What Broadcast Chiefs Love About This TV Season, and What Worries Them

Despite several breakout shows, linear ratings continue to fall

The Mayor faltered this season, while Ellen's Show of Shows, Young Sheldon and 9-1-1 have all been freshman hits. ABC, NBCUniversal, CBS, FOX
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The broadcast rankings in the 18-49 demo this season are identical to one year ago: NBC is in the lead, followed by Fox, CBS, ABC and The CW. However, all of the networks are down year-over-year in the demo (except for The CW, which is flat).

The drop in linear ratings continues as a handful of new shows have broken out—including Young Sheldon, The Good Doctor and 9-1-1—with other potential big series in the works, including ABC’s revivals of American Idol and Roseanne.

Adweek asked execs at each of the broadcast networks to weigh in on what makes them optimistic about how this TV season has unfolded—and what worries them.

Robert Greenblatt, NBC Entertainment chairman

What he’s optimistic about this season: “I’m optimistic about a lot of things, because we have had Will & Grace come back strong, and we’re in a great position ratings-wise. I’ve been really encouraged by the premiere of Ellen’s Game of Games. To have an 8 o’clock 2 rating [in P2+, or total viewers] for a big family show is a rare occurrence in our business, and that gives me hope.”

What worries him this season: “[T]he continued fractionalization of the audience and the tonnage of shows that are out there for people to get hooked on. I don’t think that’s going to change, and it just gets harder and harder to get an audience on a given night in a certain time period. I’m really happy that people are delaying shows that they don’t watch in a linear fashion, but we’d always love to have more people watching the night that we air these shows.”

Michael Thorn, Fox Broadcasting entertainment president

What he’s optimistic about: “There’s so much competition—I think there’s almost 500 shows and 60 outlets—and you can still break out. We had The Orville and The Gifted, ABC had The Good Doctor, CBS had Young Sheldon. And we have momentum for midseason shows [like 9-1-1]. I think when you have really great concepts from great creators, despite all of the noise out there, you can still make an impact, and a big one. In a business of failure, it’s always nice to see success—even sometimes when it’s not yours.”

What worries him: “We will continue to develop IP [intellectual property] and like to exploit it as much as the other networks and film studios, but one of the trends that I see, especially in drama, is that many of the great writers feel like they need to have some pre-established IP before they come in with their own show. And I would just like to keep reminding creators that their story [can] break out just as much, and sometimes even more, like Empire and This Is Us. I’m always saying to writers, ‘What’s your story? How can we get that to feel as powerful and have the same kind of scope as pre-established IP?’”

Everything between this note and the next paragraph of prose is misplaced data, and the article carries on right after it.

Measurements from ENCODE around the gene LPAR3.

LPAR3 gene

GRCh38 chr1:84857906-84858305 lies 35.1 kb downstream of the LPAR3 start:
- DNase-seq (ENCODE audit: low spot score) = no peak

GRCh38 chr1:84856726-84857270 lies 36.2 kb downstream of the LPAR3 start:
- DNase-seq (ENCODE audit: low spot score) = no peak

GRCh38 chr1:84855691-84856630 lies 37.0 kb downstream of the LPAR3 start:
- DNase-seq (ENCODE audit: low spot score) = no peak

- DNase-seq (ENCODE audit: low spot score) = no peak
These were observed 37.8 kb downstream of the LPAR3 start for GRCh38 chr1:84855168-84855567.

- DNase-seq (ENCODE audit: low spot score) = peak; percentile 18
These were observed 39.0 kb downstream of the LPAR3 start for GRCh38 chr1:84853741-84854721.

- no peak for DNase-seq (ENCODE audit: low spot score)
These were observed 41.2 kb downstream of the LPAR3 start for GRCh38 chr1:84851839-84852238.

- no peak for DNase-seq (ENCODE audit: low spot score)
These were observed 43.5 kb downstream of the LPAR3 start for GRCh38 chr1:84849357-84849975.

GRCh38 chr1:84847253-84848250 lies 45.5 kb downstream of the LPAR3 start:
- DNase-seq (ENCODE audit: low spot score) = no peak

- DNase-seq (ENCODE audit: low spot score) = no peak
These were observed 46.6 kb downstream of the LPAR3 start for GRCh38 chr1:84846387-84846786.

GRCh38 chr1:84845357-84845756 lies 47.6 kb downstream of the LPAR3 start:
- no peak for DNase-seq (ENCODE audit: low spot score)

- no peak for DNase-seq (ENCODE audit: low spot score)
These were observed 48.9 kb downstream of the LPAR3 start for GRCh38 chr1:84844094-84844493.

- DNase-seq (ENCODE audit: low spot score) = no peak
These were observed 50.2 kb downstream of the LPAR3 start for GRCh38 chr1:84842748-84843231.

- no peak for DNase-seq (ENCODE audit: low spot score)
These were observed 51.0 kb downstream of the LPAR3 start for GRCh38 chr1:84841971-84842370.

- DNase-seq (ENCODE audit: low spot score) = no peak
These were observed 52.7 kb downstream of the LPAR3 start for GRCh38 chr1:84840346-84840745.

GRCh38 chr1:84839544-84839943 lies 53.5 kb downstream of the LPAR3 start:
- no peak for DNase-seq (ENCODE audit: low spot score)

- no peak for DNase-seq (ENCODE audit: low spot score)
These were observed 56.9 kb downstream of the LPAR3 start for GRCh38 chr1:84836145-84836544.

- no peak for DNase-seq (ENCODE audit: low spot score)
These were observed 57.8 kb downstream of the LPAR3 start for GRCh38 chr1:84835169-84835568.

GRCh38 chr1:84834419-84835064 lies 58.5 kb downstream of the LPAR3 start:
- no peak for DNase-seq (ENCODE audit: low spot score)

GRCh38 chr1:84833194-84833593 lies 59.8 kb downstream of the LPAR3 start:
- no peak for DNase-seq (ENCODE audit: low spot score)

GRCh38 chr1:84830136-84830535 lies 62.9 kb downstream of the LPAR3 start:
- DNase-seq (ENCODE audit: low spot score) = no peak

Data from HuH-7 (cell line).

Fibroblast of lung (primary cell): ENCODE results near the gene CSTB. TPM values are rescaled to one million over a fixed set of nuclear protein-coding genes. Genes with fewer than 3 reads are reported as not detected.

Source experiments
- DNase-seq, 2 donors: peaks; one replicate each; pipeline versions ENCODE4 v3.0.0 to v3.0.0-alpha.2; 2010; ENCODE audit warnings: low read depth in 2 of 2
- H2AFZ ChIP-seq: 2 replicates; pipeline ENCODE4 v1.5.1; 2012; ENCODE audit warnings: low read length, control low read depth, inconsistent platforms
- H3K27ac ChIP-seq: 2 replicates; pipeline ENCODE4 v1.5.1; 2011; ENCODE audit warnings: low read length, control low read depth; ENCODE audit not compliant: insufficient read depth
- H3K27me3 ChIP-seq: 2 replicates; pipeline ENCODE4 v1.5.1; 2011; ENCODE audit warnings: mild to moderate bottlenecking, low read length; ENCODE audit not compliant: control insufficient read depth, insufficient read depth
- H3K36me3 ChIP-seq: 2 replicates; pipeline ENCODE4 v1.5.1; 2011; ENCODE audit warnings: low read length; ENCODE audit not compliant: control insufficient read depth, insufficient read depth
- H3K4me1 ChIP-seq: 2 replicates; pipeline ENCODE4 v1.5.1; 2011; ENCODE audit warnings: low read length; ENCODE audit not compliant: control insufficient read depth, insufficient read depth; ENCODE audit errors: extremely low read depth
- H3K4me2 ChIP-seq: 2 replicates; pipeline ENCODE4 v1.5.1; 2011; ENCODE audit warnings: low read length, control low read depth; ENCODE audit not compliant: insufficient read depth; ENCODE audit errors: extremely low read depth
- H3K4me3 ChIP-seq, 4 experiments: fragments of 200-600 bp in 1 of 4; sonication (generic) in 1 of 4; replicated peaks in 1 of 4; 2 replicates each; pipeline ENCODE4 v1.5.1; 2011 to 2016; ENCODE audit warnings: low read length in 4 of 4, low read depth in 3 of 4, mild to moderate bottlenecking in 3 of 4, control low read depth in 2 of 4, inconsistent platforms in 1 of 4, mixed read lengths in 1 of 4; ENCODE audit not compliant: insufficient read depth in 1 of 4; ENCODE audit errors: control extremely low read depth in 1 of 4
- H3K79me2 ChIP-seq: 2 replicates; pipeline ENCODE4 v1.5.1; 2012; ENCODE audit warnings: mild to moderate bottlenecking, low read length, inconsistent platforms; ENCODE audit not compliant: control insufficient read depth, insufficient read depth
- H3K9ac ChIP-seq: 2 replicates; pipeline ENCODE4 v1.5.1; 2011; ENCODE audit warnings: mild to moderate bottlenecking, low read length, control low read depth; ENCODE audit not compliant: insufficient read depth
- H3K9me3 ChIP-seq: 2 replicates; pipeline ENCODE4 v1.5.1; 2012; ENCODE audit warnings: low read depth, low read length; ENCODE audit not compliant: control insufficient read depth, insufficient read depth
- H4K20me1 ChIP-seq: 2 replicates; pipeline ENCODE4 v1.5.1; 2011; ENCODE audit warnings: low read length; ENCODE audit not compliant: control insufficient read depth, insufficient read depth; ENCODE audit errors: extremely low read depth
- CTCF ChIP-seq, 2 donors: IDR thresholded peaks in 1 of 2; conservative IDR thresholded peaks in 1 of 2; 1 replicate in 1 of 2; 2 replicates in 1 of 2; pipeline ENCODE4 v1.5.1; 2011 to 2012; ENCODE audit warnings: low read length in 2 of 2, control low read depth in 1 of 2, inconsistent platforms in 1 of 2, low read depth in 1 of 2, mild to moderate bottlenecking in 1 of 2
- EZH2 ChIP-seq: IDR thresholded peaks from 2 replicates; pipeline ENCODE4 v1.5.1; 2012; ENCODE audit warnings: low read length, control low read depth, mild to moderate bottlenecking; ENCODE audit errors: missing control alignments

Kelly Kahl, CBS Entertainment president

What he’s optimistic about: “[This season shows] that new shows can still bring people to the set. Young Sheldon has the best numbers in roughly 20 years for a new sitcom, so that’s certainly reason to feel good. A couple of our other dramas are improving time periods; that’s good news.”

What worries him: “There’s just a lot of shows out there. And it’s hard to be heard, and it’s hard for new shows to break out. So when you do get one, it’s certainly rewarding.”

Channing Dungey, ABC Entertainment president

What she’s optimistic about: “Obviously, the thing that makes me super excited is The Good Doctor. It was a show that I believed in from the very beginning. I had such faith the minute [executive producers] Daniel [Dae Kim] and David [Shore] came in with the idea. I knew it was a winner. Then, once we landed Freddie [Highmore] in the role, I was extremely excited. You always hope that something you love so much is going to resonate with people, and it really has, so that’s been great.”

What worries her: “The one thing that disappointed me was The Mayor. It was a show that I really believed in, we put a lot of muscle behind it, and it just didn’t connect, and that’s always frustrating. I do think that maybe the political bent had a little something to do with it, but that’s the real headscratcher for me.”

Mark Pedowitz, The CW president

What he’s optimistic about: “What’s been optimistic—it might or might not be the [winter weather]—is you see a lot of people returning to broadcast television right now. I hope those numbers hold up, but that made me smile.”

What worries him: “I think everyone had a rough fall. I wish it was a better fall, but personally, we’re seeing huge digital growth.”

@jasonlynch jason.lynch@adweek.com Jason Lynch is TV/Media Editor at Adweek, overseeing trends, technology, personalities and programming across broadcast, cable and streaming video.